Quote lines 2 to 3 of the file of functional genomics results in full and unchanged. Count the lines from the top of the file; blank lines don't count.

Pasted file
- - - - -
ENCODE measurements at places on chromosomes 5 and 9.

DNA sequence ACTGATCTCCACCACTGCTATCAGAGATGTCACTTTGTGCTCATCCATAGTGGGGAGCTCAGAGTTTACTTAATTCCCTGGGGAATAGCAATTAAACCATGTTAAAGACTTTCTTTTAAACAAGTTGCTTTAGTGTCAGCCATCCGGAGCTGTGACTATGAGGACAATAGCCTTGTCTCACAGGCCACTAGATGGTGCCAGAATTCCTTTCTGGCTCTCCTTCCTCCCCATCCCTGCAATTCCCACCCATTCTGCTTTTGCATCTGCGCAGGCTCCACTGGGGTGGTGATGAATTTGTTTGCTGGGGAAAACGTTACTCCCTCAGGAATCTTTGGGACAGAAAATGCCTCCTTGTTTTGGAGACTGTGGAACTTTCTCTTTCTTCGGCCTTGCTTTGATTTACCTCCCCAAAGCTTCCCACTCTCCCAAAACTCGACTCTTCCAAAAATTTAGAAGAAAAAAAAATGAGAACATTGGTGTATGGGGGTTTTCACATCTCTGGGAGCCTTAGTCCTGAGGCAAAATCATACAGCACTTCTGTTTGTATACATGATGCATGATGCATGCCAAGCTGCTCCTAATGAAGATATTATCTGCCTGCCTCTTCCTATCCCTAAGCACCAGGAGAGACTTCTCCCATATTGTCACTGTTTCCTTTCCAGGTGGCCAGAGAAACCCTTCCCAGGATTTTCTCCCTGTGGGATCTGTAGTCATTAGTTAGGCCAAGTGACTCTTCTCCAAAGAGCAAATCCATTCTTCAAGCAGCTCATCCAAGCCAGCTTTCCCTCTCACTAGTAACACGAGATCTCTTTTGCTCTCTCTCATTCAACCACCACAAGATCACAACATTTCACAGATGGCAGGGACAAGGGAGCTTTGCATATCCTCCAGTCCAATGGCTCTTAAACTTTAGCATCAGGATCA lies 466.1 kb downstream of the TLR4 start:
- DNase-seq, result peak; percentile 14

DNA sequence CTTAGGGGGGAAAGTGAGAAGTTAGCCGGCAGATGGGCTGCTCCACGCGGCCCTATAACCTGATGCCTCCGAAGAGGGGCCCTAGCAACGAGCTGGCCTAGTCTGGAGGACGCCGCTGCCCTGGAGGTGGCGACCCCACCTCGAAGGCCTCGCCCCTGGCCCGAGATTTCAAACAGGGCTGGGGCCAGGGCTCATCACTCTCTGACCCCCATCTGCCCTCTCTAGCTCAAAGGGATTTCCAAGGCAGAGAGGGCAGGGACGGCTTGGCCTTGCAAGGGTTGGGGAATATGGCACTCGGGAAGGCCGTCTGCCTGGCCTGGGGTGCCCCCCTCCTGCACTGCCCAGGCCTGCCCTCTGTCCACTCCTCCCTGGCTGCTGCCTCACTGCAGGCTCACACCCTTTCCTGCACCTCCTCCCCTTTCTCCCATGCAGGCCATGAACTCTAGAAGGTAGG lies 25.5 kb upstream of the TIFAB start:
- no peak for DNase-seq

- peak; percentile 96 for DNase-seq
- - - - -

DNA sequence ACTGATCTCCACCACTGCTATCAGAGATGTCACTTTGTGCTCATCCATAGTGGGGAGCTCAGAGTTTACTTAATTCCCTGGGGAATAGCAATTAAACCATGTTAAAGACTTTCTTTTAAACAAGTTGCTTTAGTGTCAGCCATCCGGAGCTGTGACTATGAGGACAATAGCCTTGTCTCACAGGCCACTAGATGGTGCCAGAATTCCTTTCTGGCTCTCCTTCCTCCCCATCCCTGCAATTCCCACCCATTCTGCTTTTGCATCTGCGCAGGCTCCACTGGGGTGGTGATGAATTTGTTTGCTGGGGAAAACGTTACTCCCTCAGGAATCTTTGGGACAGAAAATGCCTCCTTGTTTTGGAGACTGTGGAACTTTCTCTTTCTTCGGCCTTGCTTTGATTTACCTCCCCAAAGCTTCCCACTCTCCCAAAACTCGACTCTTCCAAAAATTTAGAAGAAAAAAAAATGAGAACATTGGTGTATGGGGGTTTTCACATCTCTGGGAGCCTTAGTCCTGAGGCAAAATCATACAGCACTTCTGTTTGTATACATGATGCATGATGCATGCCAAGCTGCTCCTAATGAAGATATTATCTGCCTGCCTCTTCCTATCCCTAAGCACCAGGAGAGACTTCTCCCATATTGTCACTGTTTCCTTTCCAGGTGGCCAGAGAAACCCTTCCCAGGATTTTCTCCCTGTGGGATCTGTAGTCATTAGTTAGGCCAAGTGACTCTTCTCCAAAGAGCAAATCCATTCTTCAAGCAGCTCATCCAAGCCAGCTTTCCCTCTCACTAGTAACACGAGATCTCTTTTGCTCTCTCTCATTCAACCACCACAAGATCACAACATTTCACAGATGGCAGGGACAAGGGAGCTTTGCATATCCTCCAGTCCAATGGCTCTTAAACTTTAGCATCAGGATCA lies 466.1 kb downstream of the TLR4 start:
- DNase-seq, result peak; percentile 14